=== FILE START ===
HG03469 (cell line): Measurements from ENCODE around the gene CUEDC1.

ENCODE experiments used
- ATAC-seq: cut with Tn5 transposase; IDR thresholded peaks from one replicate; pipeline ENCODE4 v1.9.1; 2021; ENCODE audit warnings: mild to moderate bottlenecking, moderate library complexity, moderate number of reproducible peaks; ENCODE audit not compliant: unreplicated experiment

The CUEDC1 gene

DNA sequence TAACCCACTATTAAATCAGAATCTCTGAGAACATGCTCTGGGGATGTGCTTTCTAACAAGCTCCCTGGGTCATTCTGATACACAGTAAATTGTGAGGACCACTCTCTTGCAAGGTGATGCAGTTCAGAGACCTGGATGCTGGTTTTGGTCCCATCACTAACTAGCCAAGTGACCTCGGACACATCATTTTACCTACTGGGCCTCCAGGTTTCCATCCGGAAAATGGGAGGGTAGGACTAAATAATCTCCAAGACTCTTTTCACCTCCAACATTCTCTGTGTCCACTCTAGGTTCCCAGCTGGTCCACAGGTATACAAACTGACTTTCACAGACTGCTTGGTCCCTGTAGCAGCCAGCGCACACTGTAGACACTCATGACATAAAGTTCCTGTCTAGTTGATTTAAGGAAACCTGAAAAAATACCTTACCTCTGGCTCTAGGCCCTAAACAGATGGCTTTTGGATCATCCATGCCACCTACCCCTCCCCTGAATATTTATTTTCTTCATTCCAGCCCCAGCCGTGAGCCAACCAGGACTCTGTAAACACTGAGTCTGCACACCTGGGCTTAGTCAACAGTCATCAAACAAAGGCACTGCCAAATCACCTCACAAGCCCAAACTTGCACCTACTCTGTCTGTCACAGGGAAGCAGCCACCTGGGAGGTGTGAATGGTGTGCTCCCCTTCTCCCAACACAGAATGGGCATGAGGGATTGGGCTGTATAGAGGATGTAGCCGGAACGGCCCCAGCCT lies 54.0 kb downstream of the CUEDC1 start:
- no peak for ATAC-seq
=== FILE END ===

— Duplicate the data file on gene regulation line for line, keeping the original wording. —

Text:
HG03469 (cell line): Measurements from ENCODE around the gene CUEDC1.

ENCODE experiments used
- ATAC-seq: cut with Tn5 transposase; IDR thresholded peaks from one replicate; pipeline ENCODE4 v1.9.1; 2021; ENCODE audit warnings: mild to moderate bottlenecking, moderate library complexity, moderate number of reproducible peaks; ENCODE audit not compliant: unreplicated experiment

The CUEDC1 gene

DNA sequence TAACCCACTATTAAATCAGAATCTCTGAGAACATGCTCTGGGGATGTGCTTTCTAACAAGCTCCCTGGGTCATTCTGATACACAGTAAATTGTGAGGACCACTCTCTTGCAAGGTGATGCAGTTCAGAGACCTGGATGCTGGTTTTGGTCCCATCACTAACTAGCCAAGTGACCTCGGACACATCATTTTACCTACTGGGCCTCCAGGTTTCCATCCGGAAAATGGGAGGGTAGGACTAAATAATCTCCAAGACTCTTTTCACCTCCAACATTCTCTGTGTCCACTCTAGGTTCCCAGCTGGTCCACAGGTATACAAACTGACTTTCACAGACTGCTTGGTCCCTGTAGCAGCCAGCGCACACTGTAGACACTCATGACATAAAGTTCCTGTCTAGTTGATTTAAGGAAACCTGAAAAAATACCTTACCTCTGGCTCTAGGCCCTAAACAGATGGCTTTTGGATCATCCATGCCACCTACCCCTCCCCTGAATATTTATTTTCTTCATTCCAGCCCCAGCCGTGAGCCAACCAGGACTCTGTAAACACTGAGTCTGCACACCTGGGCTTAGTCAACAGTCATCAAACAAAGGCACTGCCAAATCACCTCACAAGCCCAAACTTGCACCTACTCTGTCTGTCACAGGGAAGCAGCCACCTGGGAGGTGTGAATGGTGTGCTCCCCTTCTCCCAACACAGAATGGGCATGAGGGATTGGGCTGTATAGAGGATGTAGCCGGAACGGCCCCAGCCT lies 54.0 kb downstream of the CUEDC1 start:
- no peak for ATAC-seq